According to the April 9, 2010 Frederick NewsPost:
An Army lab at Fort Detrick said Tuesday it did not follow proper procedures last November when a researcher infected herself with the tularemia bacteria.
The researcher at the U.S. Army Medical Research Institute of Infectious Diseases was exposed to the bacteria between Nov. 13 and 17, and USAMRIID’s health team did not realize she may have contracted the disease until Dec.
A USAMRIID summary report states the researcher did not follow lab procedure for disposing of her work materials, had not been immunized for tularemia, was not wearing proper safety attire given the lack of immunization and did not alert the proper offices when she called in sick to work…..
Each time a hurricane approaches the island, scientists will have to stop their experiments and exterminate many of the viruses and bacteria they are studying, said Dr. James LeDuc, the lab’s deputy director.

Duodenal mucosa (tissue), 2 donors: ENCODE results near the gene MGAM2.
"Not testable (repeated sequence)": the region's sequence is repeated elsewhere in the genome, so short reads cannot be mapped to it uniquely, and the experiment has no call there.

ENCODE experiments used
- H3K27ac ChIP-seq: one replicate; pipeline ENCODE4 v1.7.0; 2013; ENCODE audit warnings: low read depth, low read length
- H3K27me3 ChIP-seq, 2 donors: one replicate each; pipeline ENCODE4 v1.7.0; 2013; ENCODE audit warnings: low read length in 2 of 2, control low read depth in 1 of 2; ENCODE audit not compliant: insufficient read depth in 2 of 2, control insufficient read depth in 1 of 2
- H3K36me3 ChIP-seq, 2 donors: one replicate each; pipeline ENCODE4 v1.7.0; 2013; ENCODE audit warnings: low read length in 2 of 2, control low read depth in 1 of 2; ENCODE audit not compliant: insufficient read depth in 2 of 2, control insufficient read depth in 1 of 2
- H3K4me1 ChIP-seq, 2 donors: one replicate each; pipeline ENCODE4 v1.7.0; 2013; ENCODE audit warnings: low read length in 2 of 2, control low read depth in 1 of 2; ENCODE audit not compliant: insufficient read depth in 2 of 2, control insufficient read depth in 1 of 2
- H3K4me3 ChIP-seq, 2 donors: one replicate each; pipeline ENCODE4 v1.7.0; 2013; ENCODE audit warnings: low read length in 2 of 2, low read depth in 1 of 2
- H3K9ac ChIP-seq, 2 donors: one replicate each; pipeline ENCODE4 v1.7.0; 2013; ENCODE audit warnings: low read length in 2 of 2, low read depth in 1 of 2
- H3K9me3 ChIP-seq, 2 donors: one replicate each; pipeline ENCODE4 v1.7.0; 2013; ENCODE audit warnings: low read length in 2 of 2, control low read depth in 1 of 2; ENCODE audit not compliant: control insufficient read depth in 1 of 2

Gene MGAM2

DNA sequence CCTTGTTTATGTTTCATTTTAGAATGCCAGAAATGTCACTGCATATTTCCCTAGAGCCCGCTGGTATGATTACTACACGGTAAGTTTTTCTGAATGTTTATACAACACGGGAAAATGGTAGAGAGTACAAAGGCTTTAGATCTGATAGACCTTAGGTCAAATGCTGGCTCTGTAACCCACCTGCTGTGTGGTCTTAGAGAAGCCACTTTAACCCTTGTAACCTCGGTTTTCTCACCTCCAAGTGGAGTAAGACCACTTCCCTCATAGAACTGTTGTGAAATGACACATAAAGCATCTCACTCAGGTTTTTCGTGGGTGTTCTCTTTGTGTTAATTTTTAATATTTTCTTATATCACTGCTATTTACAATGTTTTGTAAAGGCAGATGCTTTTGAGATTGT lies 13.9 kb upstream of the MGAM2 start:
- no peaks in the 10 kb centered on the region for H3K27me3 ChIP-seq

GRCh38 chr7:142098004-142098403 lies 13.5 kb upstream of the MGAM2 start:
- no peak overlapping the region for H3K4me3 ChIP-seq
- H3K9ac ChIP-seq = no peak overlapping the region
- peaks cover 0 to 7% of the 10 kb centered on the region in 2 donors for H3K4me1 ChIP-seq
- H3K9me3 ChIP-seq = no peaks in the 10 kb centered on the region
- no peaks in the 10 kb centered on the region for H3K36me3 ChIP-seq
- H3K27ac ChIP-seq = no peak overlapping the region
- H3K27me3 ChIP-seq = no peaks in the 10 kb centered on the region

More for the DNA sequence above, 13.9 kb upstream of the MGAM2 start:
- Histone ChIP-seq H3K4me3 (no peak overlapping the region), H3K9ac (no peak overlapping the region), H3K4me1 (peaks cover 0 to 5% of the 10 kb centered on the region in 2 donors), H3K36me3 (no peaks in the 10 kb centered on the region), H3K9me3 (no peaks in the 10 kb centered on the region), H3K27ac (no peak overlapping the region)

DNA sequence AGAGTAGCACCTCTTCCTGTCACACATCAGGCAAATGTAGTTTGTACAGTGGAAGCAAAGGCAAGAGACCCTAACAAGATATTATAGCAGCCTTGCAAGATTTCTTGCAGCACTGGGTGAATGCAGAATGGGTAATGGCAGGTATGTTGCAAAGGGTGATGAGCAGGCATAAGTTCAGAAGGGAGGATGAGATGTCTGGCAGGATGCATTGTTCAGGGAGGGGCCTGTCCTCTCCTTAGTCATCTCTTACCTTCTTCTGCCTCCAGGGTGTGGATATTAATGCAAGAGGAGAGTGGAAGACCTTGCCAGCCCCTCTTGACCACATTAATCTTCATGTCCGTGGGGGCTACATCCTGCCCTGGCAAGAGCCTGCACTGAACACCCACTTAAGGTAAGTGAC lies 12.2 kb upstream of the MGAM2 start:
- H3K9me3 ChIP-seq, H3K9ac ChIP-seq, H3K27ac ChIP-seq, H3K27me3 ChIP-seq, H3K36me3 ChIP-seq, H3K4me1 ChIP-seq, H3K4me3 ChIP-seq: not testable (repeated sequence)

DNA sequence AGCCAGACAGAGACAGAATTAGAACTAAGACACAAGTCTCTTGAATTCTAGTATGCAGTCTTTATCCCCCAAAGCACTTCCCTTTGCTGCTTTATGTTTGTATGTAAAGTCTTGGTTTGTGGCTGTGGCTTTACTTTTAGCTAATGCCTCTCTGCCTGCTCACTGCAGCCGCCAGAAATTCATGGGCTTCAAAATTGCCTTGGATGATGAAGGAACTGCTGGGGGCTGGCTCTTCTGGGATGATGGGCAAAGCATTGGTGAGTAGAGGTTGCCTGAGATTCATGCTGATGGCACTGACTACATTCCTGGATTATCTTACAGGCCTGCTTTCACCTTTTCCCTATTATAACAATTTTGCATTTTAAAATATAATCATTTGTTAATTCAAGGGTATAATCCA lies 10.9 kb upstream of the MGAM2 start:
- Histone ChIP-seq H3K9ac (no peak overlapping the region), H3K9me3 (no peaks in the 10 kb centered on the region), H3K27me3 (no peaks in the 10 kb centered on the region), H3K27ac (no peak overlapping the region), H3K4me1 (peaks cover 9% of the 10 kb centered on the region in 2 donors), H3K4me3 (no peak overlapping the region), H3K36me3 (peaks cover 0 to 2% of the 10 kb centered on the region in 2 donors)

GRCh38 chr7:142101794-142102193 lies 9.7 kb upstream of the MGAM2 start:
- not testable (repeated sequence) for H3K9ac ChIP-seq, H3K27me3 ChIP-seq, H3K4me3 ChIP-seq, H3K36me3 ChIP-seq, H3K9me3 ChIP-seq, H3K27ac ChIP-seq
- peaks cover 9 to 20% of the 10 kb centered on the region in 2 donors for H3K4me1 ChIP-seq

“Many”? What about the unexterminated ones?
We Americans are not very good at creating, carrying out and enforcing fail-safe procedures. We prefer to tempt fate, as the Deepwater Horizon disaster spells out clearly. It was cheaper for BP to face a potential 75 million cost in the event of disaster than to do things right. Congress acquiesced in capping their liability years ago. But now officials say they will pass a new law to up the cap.
UPDATE May 5: The proposals unveiled by three senators yesterday would raise the legal cap on damages that oil firms must pay after a spill from $75m to $10bn. They would also do away with a $1bn per incident cap on an industry fund. The existing limits on liability are 20 years old, dating from the Exxon Valdez spill off Alaska.
UPDATE May 6: CNN Money looks at the liability issues, costs and BP stock value resulting from the Deepwater Horizon disaster.
Too bad BP was not as concerned about a foolproof cap for the well. (And if I understand correctly, a football field-sized drilling rig is lying belly-up on top of the well, making applying a cap problematic.)